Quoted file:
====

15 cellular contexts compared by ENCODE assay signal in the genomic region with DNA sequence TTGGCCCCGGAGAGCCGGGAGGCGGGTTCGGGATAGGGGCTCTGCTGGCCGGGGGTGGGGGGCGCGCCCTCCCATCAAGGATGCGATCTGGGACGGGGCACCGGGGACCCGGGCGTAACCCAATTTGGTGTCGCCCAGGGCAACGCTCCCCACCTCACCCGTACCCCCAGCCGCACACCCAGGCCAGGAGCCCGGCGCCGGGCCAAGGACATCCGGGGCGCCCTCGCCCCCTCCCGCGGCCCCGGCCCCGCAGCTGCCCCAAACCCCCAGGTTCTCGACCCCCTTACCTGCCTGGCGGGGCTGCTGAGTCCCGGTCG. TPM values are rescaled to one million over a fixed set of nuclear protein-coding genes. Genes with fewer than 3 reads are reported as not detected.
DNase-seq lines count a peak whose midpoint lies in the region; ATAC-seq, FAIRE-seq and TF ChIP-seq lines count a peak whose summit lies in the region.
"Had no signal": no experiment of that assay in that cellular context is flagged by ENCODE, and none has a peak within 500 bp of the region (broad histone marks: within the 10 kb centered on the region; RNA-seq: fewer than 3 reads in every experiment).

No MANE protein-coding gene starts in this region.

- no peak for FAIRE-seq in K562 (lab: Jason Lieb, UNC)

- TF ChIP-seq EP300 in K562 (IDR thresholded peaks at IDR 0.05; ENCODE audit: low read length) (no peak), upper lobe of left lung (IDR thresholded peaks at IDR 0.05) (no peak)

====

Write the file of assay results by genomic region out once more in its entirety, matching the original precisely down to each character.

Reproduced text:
15 cellular contexts compared by ENCODE assay signal in the genomic region with DNA sequence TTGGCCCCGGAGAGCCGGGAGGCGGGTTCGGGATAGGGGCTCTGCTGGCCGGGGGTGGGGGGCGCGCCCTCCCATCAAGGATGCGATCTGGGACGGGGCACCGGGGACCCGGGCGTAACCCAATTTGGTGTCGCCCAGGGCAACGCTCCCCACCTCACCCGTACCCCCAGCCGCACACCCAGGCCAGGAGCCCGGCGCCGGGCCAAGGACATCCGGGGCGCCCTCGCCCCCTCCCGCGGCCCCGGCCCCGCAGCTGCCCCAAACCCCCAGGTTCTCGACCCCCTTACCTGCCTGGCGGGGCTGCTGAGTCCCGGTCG. TPM values are rescaled to one million over a fixed set of nuclear protein-coding genes. Genes with fewer than 3 reads are reported as not detected.
DNase-seq lines count a peak whose midpoint lies in the region; ATAC-seq, FAIRE-seq and TF ChIP-seq lines count a peak whose summit lies in the region.
"Had no signal": no experiment of that assay in that cellular context is flagged by ENCODE, and none has a peak within 500 bp of the region (broad histone marks: within the 10 kb centered on the region; RNA-seq: fewer than 3 reads in every experiment).

No MANE protein-coding gene starts in this region.

- no peak for FAIRE-seq in K562 (lab: Jason Lieb, UNC)

- TF ChIP-seq EP300 in K562 (IDR thresholded peaks at IDR 0.05; ENCODE audit: low read length) (no peak), upper lobe of left lung (IDR thresholded peaks at IDR 0.05) (no peak)